Tiger Queen by Annie Sullivan

Published September 10th 2019 by Blink

In the mythical desert kingdom of Achra, an ancient law forces sixteen-year-old Princess Kateri to fight in the arena to prove her right to rule. For Kateri, winning also means fulfilling a promise to her late mother that she would protect her people, who are struggling through windstorms and drought. The situation is worsened by the gang of Desert Boys that frequently raids the city wells, forcing the king to ration what little water is left. The punishment for stealing water is a choice between two doors: behind one lies freedom, and behind the other is a tiger.

But when Kateri’s final opponent is announced, she knows she cannot win. In desperation, she turns to the desert and the one person she never thought she’d side with. What Kateri discovers twists her world—and her heart—upside down. Her future is now behind two doors—only she’s not sure which holds the key to keeping her kingdom and which releases the tiger.


The desert is a relentless, showering the Kingdom of Achra with ferocious sandstorms and a terrible drought. The King tries to keep the peace and his people alive by rationing what water is left in the wells, but the frequent raids of the notorious Desert Boys force him to keep allowing less and less water. Princess Kateri knows the fate of Achra rests on her shoulders, and she vows to wipe out the contingent of Desert Boys and save her people when she’s crowned Queen.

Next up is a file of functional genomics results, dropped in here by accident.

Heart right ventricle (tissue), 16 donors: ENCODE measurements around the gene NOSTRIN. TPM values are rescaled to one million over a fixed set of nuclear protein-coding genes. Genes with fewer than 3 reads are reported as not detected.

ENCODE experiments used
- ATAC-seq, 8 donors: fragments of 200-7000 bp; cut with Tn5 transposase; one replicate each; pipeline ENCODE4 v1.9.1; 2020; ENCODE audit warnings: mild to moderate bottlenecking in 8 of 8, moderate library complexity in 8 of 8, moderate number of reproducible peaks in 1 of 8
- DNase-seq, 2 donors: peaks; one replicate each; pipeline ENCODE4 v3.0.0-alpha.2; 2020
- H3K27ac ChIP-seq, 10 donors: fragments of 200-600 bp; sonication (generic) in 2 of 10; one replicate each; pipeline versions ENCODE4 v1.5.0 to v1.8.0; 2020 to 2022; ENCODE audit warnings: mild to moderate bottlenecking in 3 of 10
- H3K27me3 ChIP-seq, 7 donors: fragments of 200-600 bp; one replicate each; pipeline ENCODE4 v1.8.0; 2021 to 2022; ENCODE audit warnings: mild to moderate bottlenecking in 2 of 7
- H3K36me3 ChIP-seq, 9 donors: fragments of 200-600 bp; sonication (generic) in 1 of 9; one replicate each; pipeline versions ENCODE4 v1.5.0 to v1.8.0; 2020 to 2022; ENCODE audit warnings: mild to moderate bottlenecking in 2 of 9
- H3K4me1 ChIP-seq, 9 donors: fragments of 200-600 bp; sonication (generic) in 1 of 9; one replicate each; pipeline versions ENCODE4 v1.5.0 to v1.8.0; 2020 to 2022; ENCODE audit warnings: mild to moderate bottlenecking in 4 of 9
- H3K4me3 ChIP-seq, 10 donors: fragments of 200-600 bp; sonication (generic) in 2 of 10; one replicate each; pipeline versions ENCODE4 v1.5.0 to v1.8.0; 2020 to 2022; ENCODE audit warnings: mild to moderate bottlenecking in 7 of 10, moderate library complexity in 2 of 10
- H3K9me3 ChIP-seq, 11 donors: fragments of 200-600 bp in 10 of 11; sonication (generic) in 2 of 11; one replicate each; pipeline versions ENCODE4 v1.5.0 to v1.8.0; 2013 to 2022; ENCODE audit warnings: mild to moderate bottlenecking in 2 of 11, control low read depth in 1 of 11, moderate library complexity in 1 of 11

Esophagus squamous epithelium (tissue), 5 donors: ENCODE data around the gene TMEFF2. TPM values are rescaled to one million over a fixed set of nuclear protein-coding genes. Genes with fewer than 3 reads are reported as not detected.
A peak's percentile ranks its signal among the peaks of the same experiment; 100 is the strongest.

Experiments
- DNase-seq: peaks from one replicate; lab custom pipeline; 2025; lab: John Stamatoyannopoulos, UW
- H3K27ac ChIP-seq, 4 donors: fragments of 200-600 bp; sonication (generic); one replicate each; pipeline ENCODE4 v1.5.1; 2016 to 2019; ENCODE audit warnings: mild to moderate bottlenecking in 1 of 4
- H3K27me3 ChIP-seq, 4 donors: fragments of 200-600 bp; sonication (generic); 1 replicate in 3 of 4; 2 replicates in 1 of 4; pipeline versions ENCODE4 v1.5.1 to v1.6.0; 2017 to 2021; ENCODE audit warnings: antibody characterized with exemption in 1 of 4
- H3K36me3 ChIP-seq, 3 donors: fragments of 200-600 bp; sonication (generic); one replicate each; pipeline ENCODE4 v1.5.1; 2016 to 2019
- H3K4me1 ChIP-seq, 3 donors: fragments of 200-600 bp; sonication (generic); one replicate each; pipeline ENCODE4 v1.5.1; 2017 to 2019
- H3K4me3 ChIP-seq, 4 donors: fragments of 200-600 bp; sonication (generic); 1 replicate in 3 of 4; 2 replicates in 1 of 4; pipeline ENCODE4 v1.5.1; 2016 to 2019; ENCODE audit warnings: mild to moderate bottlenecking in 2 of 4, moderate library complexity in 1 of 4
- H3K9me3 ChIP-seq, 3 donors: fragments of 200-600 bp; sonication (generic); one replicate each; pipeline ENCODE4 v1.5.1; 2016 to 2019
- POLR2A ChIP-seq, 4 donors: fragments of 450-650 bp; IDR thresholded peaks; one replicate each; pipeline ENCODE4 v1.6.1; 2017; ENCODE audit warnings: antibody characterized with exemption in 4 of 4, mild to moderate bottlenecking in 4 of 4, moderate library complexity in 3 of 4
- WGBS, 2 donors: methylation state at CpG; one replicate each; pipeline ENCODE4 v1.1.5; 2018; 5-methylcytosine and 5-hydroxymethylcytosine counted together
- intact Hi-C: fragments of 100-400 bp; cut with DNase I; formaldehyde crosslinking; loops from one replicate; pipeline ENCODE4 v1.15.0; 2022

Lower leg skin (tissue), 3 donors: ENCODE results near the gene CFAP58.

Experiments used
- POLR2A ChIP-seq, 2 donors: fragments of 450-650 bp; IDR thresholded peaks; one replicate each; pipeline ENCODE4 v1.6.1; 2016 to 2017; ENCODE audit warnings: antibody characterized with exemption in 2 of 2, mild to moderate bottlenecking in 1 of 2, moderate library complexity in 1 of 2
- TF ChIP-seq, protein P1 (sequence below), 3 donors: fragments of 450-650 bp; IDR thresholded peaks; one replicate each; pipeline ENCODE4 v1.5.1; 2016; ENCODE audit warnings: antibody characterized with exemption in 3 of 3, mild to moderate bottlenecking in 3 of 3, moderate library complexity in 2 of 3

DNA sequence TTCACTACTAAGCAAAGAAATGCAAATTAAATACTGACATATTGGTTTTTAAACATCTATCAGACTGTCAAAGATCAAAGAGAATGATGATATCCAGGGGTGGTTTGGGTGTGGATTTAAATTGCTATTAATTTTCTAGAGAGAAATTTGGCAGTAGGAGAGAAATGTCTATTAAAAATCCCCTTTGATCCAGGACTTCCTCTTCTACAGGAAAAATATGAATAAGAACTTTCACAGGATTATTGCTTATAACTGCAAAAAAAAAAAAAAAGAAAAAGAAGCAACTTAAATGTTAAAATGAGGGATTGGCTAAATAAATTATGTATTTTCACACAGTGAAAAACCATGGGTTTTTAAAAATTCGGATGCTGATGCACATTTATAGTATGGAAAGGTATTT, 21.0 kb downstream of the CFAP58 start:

But law makes Kateri compete for her crown against her suitors in the arena. If she beats them all, she will earn the right to rule. If she loses once, she will be forced to marry the suitor and give up her crown. Kateri knows she can beat the fighters and secure her rule, but her final challenger causes her to realize that she won’t win, and so she flees into the desert to seek help from the only person who can teach her.

The fate of Achra is suspended in a delicate balance, and only the one whom she believes is the enemy can save her.

Escape. The word whispered through my thoughts.

I turned to look out over the rolling desert.

A suspenseful fantasy novel inspired by Frank Stockton’s “The Lady or the Tiger?”, Tiger Queen is a great combination of historical facts and mythical twists. Because of the point of view of the story limited exclusively to Kateri, everything was mysterious and intriguing to the final stages of the conflict. It reminded me of To Best the Boys by Mary Weber in both writing style and plot development.

This novel I would suggest for young adult readers. There is romance and combative violence, but no coarse language.

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